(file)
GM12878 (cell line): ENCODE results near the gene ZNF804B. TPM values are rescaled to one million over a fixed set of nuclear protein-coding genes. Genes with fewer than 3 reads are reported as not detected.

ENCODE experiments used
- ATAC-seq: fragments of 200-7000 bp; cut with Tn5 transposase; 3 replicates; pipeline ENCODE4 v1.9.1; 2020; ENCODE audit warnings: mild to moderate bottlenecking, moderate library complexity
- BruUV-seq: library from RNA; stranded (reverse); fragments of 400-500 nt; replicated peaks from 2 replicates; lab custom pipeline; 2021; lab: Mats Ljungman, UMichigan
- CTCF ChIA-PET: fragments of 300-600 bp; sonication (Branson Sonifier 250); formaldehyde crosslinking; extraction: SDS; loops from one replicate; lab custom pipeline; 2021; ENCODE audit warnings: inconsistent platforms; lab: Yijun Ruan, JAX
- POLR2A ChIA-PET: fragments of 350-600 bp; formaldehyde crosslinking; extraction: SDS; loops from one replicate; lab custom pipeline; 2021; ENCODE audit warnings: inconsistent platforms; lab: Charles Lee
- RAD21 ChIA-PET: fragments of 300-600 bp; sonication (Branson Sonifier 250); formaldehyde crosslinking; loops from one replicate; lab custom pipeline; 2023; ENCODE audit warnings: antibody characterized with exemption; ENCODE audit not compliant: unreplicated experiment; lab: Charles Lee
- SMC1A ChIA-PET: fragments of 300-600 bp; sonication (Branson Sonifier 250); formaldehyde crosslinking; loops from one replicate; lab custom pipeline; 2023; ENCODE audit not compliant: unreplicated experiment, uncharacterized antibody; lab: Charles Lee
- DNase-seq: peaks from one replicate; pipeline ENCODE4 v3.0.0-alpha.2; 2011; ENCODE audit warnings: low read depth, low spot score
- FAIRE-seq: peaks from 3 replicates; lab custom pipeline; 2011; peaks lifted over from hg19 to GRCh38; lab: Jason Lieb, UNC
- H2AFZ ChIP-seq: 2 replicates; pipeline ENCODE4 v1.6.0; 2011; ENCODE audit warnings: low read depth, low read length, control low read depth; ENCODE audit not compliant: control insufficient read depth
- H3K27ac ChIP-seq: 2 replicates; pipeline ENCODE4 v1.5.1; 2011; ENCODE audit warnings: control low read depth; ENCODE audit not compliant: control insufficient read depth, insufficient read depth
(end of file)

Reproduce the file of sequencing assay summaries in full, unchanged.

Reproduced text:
GM12878 (cell line): ENCODE results near the gene ZNF804B. TPM values are rescaled to one million over a fixed set of nuclear protein-coding genes. Genes with fewer than 3 reads are reported as not detected.

ENCODE experiments used
- ATAC-seq: fragments of 200-7000 bp; cut with Tn5 transposase; 3 replicates; pipeline ENCODE4 v1.9.1; 2020; ENCODE audit warnings: mild to moderate bottlenecking, moderate library complexity
- BruUV-seq: library from RNA; stranded (reverse); fragments of 400-500 nt; replicated peaks from 2 replicates; lab custom pipeline; 2021; lab: Mats Ljungman, UMichigan
- CTCF ChIA-PET: fragments of 300-600 bp; sonication (Branson Sonifier 250); formaldehyde crosslinking; extraction: SDS; loops from one replicate; lab custom pipeline; 2021; ENCODE audit warnings: inconsistent platforms; lab: Yijun Ruan, JAX
- POLR2A ChIA-PET: fragments of 350-600 bp; formaldehyde crosslinking; extraction: SDS; loops from one replicate; lab custom pipeline; 2021; ENCODE audit warnings: inconsistent platforms; lab: Charles Lee
- RAD21 ChIA-PET: fragments of 300-600 bp; sonication (Branson Sonifier 250); formaldehyde crosslinking; loops from one replicate; lab custom pipeline; 2023; ENCODE audit warnings: antibody characterized with exemption; ENCODE audit not compliant: unreplicated experiment; lab: Charles Lee
- SMC1A ChIA-PET: fragments of 300-600 bp; sonication (Branson Sonifier 250); formaldehyde crosslinking; loops from one replicate; lab custom pipeline; 2023; ENCODE audit not compliant: unreplicated experiment, uncharacterized antibody; lab: Charles Lee
- DNase-seq: peaks from one replicate; pipeline ENCODE4 v3.0.0-alpha.2; 2011; ENCODE audit warnings: low read depth, low spot score
- FAIRE-seq: peaks from 3 replicates; lab custom pipeline; 2011; peaks lifted over from hg19 to GRCh38; lab: Jason Lieb, UNC
- H2AFZ ChIP-seq: 2 replicates; pipeline ENCODE4 v1.6.0; 2011; ENCODE audit warnings: low read depth, low read length, control low read depth; ENCODE audit not compliant: control insufficient read depth
- H3K27ac ChIP-seq: 2 replicates; pipeline ENCODE4 v1.5.1; 2011; ENCODE audit warnings: control low read depth; ENCODE audit not compliant: control insufficient read depth, insufficient read depth